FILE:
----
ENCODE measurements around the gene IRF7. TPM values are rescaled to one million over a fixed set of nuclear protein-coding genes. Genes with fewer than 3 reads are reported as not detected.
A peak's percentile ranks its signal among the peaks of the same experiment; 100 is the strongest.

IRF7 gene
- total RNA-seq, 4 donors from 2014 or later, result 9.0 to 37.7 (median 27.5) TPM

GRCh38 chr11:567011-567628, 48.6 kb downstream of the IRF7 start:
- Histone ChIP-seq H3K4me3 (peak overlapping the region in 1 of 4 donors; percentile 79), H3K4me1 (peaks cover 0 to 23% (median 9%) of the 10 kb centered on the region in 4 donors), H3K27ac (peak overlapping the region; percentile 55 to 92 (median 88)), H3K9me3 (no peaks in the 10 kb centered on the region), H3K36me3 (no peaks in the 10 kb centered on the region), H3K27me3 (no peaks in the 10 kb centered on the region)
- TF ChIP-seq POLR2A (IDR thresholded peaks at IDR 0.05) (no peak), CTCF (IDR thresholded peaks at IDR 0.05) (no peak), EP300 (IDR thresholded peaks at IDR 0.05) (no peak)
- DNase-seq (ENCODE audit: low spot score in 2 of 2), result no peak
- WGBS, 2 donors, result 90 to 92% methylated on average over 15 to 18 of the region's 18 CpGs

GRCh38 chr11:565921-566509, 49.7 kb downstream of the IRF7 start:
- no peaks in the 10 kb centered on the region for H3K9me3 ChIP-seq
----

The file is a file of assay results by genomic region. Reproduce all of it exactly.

ENCODE measurements around the gene IRF7. TPM values are rescaled to one million over a fixed set of nuclear protein-coding genes. Genes with fewer than 3 reads are reported as not detected.
A peak's percentile ranks its signal among the peaks of the same experiment; 100 is the strongest.

IRF7 gene
- total RNA-seq, 4 donors from 2014 or later, result 9.0 to 37.7 (median 27.5) TPM

GRCh38 chr11:567011-567628, 48.6 kb downstream of the IRF7 start:
- Histone ChIP-seq H3K4me3 (peak overlapping the region in 1 of 4 donors; percentile 79), H3K4me1 (peaks cover 0 to 23% (median 9%) of the 10 kb centered on the region in 4 donors), H3K27ac (peak overlapping the region; percentile 55 to 92 (median 88)), H3K9me3 (no peaks in the 10 kb centered on the region), H3K36me3 (no peaks in the 10 kb centered on the region), H3K27me3 (no peaks in the 10 kb centered on the region)
- TF ChIP-seq POLR2A (IDR thresholded peaks at IDR 0.05) (no peak), CTCF (IDR thresholded peaks at IDR 0.05) (no peak), EP300 (IDR thresholded peaks at IDR 0.05) (no peak)
- DNase-seq (ENCODE audit: low spot score in 2 of 2), result no peak
- WGBS, 2 donors, result 90 to 92% methylated on average over 15 to 18 of the region's 18 CpGs

GRCh38 chr11:565921-566509, 49.7 kb downstream of the IRF7 start:
- no peaks in the 10 kb centered on the region for H3K9me3 ChIP-seq